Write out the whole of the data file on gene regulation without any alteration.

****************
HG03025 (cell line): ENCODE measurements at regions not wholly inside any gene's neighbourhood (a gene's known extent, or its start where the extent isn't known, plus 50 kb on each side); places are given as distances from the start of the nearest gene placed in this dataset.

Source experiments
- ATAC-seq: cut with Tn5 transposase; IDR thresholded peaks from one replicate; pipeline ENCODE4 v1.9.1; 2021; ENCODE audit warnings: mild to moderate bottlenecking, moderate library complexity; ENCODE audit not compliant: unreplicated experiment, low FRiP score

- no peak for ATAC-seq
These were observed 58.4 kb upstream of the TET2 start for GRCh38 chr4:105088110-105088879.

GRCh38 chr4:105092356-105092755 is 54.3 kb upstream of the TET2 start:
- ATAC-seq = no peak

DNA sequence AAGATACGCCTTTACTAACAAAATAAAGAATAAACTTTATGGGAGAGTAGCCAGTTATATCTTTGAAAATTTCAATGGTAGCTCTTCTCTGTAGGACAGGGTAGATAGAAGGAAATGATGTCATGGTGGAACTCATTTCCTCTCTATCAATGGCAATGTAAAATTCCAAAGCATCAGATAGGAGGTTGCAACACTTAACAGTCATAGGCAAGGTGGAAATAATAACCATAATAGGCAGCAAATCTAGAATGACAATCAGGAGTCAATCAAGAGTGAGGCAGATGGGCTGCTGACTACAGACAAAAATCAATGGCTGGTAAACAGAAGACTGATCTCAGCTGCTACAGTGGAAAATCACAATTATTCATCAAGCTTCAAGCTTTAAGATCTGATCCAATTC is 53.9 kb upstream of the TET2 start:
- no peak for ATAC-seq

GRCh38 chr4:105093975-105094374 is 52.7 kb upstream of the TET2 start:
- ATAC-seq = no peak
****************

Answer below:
HG03025 (cell line): ENCODE measurements at regions not wholly inside any gene's neighbourhood (a gene's known extent, or its start where the extent isn't known, plus 50 kb on each side); places are given as distances from the start of the nearest gene placed in this dataset.

Source experiments
- ATAC-seq: cut with Tn5 transposase; IDR thresholded peaks from one replicate; pipeline ENCODE4 v1.9.1; 2021; ENCODE audit warnings: mild to moderate bottlenecking, moderate library complexity; ENCODE audit not compliant: unreplicated experiment, low FRiP score

- no peak for ATAC-seq
These were observed 58.4 kb upstream of the TET2 start for GRCh38 chr4:105088110-105088879.

GRCh38 chr4:105092356-105092755 is 54.3 kb upstream of the TET2 start:
- ATAC-seq = no peak

DNA sequence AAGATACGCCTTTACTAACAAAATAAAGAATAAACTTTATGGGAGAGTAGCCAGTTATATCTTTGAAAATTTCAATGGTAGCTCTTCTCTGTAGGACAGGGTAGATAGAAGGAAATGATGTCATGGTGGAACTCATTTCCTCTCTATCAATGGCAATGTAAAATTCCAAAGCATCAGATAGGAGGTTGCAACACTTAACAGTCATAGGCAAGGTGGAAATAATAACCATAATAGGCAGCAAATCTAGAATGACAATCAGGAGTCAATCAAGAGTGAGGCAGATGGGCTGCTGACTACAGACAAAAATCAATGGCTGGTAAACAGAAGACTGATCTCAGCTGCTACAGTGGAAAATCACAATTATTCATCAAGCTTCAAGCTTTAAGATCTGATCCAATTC is 53.9 kb upstream of the TET2 start:
- no peak for ATAC-seq

GRCh38 chr4:105093975-105094374 is 52.7 kb upstream of the TET2 start:
- ATAC-seq = no peak